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Source: William McKinley: Character Sketches of America’s Martyred Chieftain
Source type: book
Document type: public address
Document title: “Address”
Author(s): Gibbons, James
Compiler(s): Benedict, Charles E.
Publisher:
Blanchard Press
Place of publication: New York, New York
Year of publication: [1901?]
Pagination: 186-89

 
Citation
Gibbons, James. “Address.” William McKinley: Character Sketches of America’s Martyred Chieftain. Comp. Charles E. Benedict. New York: Blanchard Press, [1901?]: pp. 186-89.
 
Transcription
full text of address; excerpt of book
 
Keywords
James Gibbons (public addresses); William McKinley (memorial addresses); McKinley assassination (religious response); William McKinley; presidents (protection); William McKinley (recovery: role of prayer).
 
Named persons
Belshazzar [identified as Bŕlthazzar below]; Marcus Junius Brutus; Julius Caesar; James A. Garfield; Jesus Christ; Judas; Abraham Lincoln; William McKinley; Theodore Roosevelt.
 
Notes
On page 186: Address by Cardinal Gibbons.

From title page: William McKinley: Character Sketches of America’s Martyred Chieftain; Sermons and Addresses Delivered by the Pastor of St. James M. E. Church, Bensonhurst, Brooklyn, N. Y., and Addresses by Brooklyn Pastors and Other Prominent Ministers and Laymen, Portraying the Character of Our Late Lamented President.

From title page: Compiled by Charles E. Benedict.
 
Document

 

Address

     It has been my melancholy experience in the course of my sacred ministry to be startled by the assassination of three Presidents of the United States. Abraham Lincoln was shot in 1865. James A. Garfield was mortally wounded in 1881, and William McKinley received a fatal wound on the 6th day of September. Mr. Lincoln was shot in a theatre; Mr. Garfield was shot while about to take a train to enjoy a needed vacation, and our late beloved President fell by the hand of an assassin while lending the prestige of his name and influence to the success of a National exposition.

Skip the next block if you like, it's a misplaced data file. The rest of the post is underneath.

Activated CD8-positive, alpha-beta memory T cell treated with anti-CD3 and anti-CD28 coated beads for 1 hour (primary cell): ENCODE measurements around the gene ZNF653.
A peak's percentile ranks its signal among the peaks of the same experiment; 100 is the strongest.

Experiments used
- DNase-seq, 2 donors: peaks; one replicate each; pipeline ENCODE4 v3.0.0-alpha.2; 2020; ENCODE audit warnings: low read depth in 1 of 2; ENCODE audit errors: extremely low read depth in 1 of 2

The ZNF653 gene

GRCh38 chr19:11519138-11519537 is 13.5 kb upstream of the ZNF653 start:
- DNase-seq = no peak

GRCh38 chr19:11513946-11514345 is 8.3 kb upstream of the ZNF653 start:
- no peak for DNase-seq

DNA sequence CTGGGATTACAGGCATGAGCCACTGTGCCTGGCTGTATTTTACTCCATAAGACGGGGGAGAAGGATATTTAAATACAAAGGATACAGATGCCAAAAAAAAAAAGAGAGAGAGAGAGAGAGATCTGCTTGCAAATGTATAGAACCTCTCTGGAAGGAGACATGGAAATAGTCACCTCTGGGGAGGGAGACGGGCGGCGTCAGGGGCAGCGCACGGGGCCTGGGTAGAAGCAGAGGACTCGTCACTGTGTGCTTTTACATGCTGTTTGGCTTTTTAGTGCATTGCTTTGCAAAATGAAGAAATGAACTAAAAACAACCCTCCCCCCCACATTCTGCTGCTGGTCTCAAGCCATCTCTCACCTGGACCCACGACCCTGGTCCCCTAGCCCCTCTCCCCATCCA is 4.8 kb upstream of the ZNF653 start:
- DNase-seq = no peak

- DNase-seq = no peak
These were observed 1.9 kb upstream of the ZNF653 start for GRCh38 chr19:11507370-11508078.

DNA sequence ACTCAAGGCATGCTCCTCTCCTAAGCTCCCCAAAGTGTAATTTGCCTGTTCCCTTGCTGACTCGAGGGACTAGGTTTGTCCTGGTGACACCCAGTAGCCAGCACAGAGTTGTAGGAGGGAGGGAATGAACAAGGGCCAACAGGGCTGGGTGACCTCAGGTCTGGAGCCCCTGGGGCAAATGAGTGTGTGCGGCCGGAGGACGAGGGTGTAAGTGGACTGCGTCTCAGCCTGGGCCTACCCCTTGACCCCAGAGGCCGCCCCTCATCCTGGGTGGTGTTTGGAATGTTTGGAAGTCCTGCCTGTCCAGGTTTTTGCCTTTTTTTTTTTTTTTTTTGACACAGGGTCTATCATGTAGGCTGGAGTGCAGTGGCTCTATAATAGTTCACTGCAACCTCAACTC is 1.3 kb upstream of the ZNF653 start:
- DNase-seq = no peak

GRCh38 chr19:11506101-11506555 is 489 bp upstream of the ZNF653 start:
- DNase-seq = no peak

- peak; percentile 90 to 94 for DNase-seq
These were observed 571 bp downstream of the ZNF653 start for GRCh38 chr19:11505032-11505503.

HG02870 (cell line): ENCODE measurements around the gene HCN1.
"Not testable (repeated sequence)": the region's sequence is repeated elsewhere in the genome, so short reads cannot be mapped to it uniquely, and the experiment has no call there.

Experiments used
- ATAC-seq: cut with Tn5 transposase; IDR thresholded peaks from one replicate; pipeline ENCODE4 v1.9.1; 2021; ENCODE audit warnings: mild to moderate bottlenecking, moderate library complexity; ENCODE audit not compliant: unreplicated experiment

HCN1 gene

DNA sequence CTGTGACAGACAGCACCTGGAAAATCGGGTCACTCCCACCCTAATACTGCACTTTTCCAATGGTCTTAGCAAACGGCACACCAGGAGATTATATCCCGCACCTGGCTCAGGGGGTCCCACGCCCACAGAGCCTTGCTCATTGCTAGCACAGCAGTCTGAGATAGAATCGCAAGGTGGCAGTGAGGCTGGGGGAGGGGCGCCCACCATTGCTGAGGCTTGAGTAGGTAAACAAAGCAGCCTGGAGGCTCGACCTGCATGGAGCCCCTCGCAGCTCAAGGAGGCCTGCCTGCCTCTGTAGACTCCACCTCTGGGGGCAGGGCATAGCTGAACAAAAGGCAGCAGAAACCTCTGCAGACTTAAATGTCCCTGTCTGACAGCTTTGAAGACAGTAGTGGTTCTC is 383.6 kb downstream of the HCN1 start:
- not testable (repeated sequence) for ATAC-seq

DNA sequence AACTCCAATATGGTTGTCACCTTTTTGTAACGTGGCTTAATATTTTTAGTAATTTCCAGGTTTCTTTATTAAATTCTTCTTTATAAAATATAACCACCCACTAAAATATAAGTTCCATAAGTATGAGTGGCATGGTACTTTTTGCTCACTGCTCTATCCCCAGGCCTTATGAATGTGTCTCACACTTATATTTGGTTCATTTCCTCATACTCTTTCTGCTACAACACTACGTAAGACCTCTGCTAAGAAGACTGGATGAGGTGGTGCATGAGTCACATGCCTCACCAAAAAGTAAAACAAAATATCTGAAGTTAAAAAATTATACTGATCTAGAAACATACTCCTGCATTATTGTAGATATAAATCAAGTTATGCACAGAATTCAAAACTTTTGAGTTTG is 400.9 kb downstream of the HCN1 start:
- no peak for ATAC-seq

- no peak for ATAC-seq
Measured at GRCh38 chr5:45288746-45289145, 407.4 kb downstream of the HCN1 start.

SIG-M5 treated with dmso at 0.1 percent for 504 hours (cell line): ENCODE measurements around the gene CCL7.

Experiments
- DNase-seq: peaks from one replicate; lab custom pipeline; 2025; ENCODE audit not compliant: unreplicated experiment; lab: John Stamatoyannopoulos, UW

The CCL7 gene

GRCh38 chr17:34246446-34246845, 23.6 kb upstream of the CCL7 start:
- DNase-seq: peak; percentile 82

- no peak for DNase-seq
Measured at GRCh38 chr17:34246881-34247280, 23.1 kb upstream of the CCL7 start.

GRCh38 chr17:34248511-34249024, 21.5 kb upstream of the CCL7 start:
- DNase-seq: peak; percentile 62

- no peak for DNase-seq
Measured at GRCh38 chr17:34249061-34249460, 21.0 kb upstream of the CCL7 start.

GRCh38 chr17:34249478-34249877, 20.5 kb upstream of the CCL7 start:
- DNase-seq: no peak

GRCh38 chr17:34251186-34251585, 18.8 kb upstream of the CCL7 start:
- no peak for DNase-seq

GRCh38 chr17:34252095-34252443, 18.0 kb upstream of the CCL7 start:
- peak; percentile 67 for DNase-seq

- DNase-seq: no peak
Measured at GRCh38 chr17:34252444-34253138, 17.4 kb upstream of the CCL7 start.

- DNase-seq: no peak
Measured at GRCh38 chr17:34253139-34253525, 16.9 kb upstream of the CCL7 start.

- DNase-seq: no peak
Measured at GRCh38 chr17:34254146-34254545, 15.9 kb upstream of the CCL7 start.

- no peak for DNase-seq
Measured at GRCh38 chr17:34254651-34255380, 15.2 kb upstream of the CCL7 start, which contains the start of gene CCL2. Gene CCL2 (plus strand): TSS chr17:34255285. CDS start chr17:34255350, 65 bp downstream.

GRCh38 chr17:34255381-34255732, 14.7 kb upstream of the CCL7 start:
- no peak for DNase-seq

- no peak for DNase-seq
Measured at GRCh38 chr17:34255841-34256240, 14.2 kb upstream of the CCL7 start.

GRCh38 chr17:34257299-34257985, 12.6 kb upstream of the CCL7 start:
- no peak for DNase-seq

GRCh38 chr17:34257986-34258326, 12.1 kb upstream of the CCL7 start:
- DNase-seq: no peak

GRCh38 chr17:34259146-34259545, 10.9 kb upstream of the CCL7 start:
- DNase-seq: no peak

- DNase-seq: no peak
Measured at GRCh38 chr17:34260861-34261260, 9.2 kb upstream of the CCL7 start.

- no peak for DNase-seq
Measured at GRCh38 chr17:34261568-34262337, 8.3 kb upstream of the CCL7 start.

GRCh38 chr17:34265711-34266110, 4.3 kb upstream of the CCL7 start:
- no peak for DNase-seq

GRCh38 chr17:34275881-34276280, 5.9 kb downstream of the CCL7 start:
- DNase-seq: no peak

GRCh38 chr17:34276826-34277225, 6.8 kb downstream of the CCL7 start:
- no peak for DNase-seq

In the annals of crime it is difficult to find an instance of murder so atrocious, so wanton and meaningless as the assassination of Mr. McKinley. Some reason or pretext has been usually assigned for the sudden taking away of earthly rulers. Bŕlthazzar, the impious King of Chaldea, spent his last night in reveling and drunkenness and profanity. He was suddenly struck dead by the hand of the Lord.
     How different was the life of our Chief Magistrate. No Court in Europe or in the civilized world was more conspicuous for moral rectitude and purity, or more free from the breath of scandal than the official home of President McKinley. He would have adorned any Court in Christendom by his civic virtues.
     Brutus plunged his dagger into the heart of Cćsar because of his overweening ambition. Whatever may have been the errors of judgment on the part of our late President (and who is free from them?) no man can honestly charge him with tyranny or official corruption.
     The Redeemer of mankind was betrayed by the universal symbol of love. If I may reverently make the comparison, the President was betrayed by the universal emblem of friendship. Christ said to Judas: “Friend, betrayest thou the Son of Man with a kiss?” The President could have said to his slayer: “Betrayest thou the [186][187] head of the Nation with the grasp of the hand?” He was struck down surrounded by a host of his fellow-citizens, every one of whom would have gladly risked his life in defense of his beloved chieftain.
     Few Presidents were better equipped than Mr. McKinley for the exalted position which he filled. When a mere youth he entered the Union Army as a private soldier during the civil war, and was promoted for gallant service on the field of battle to the rank of Major. He served his country for about fourteen years in the Halls of Congress, and toward the close of his term he became one of the most conspicuous figures in that body. He afterward served his State as Governor.
     As President he was thoroughly conversant with the duties of his office, and could enter into its most minute details. His characteristic virtues were courtesy and politeness, patience and forbearance, and masterly self-control under very trying circumstances. When unable to grant a favor he had the rare and happy talent to disappoint the applicant without offending him.